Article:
The Telegraph has picked up this story from a case being heard in the High Court this week.
One almighty battle, and £800,000 of legal costs later, Mr Justice Holman will have to decide which of the couple, each staking a claim to the former family home in Ireland, should get to keep the house. Earlier arguments that the wife could live elsewhere in the same village have been rejected by her legal team on the grounds that the village is too small for them both to live in post-divorce.
I'm not aware of any specific legal precedent on this particular issue, but like any other financial relief case, the Judge will be bound to consider the factors set out in S25 Matrimonial Causes Act 1973, one of which includes the housing needs of the parties. At the end of the day, and like so many cases before the family courts, despite the legal framework available, the decision will be based on only the evidence before the Judge, and the strength, or otherwise, of the evidence given by the parties. Mr Justice Holman having heard evidence from both husband and wife here, will have to decide whose case he feels is the more compelling.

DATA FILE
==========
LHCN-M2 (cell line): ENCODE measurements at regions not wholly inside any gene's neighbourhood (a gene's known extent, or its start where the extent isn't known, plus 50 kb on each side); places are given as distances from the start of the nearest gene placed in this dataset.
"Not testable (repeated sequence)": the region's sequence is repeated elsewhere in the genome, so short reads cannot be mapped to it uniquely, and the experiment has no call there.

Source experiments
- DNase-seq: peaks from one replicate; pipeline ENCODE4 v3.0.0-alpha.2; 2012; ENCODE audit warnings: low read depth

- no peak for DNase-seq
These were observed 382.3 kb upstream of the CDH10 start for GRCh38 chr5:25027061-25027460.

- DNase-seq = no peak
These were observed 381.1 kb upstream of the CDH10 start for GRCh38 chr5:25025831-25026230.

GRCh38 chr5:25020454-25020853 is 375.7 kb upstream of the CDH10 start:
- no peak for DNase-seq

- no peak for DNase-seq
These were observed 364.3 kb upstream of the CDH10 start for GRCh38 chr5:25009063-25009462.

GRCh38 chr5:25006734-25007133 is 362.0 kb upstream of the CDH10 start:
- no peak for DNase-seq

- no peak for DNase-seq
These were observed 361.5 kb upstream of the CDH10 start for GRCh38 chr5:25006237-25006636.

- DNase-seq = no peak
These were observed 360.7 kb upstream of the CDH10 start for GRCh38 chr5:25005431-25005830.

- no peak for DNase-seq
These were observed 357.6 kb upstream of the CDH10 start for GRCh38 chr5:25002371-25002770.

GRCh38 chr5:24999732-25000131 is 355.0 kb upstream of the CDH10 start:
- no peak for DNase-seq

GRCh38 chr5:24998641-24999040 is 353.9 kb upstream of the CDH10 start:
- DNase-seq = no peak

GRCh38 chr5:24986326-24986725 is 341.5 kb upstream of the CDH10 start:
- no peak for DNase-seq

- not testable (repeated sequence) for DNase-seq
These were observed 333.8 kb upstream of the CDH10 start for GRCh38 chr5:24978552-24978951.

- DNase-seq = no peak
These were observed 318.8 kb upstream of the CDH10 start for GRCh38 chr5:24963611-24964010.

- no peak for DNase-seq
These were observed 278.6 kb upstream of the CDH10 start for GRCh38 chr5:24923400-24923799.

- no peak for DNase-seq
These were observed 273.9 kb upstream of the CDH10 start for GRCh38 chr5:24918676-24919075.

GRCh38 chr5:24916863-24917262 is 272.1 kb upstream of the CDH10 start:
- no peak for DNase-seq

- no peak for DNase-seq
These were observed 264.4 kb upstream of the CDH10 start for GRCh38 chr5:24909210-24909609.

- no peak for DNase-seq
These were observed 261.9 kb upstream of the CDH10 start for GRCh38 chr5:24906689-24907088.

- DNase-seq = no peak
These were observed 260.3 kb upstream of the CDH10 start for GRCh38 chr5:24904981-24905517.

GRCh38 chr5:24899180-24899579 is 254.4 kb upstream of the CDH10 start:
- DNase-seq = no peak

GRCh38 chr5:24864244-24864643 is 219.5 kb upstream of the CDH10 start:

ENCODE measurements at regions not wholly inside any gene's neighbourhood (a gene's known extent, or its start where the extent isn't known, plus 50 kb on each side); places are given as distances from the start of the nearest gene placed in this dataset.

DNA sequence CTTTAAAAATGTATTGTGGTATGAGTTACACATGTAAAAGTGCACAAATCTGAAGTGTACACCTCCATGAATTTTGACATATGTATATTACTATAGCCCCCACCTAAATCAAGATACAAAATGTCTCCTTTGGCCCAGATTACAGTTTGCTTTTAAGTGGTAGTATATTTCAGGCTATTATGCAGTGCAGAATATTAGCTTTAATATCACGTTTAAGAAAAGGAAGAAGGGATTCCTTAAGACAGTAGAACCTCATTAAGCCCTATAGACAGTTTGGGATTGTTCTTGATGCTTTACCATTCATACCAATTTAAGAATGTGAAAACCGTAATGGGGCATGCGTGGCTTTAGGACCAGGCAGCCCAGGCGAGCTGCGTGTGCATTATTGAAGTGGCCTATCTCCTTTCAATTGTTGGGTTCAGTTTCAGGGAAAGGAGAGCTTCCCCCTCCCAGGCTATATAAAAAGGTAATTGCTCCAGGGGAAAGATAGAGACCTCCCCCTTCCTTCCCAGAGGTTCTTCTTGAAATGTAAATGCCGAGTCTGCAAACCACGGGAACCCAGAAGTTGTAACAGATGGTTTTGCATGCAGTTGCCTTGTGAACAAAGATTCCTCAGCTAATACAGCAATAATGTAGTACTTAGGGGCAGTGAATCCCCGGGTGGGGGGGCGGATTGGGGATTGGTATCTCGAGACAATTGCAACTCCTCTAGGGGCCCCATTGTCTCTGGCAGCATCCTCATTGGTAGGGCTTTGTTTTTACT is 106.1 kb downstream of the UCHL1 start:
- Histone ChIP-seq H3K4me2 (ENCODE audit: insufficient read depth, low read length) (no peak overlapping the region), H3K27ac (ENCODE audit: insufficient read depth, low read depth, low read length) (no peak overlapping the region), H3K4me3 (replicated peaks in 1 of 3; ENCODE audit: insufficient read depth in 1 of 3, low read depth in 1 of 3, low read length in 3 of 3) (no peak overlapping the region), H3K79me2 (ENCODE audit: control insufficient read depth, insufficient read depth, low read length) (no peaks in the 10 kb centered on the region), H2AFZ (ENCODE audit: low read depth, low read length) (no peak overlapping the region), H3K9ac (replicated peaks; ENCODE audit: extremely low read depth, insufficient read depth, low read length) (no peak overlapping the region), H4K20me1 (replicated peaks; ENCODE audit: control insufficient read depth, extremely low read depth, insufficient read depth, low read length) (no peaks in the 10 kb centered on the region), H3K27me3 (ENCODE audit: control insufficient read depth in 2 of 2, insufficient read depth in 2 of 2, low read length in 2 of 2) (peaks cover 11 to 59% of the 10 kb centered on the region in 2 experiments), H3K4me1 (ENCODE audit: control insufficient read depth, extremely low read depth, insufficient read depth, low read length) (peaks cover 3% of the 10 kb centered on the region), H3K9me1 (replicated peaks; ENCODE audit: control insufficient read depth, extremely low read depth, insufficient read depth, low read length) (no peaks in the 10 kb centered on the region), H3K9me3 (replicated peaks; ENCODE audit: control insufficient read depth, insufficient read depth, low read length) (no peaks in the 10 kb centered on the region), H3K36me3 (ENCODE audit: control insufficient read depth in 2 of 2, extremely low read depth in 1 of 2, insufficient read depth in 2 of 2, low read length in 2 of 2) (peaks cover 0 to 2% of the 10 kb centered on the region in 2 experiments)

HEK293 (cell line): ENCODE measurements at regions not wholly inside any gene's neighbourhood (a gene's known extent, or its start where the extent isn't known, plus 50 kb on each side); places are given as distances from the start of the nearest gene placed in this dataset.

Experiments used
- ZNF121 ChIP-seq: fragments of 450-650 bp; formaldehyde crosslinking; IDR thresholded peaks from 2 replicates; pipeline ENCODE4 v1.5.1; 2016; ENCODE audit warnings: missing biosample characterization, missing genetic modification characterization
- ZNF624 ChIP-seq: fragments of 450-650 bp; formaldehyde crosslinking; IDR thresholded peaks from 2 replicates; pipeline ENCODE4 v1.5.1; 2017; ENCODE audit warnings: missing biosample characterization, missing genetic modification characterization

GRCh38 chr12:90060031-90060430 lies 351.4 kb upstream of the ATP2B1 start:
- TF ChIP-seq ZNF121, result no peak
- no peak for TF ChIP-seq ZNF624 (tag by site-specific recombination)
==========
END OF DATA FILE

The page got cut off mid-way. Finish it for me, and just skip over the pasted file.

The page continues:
Will the village be big enough for them both? Let's wait and see.
Margie Hanley, 56, and estranged husband Michael, 60 – who used to share a home in Wentworth, Surrey – both want a property they jointly own in County Galway. They are staking rival claims to what Ms Hanley describes as her "ancestral territory" in rural Ireland at a hearing in the High Court in London. A judge began hearing evidence on Monday. Mr Justice Holman heard how the couple's 33-year marriage had hit the rocks in recent years, with Mr Hanley claiming his wife had an affair with a man he knew. Mrs Hanley denies this and told Mr how generations of her family had lived in Cornamona; her 92-year-old mother still lived there and was the oldest person in the village. She told Mr Justice Holman. "Life is full circle. It's where I started out. It's where I ended."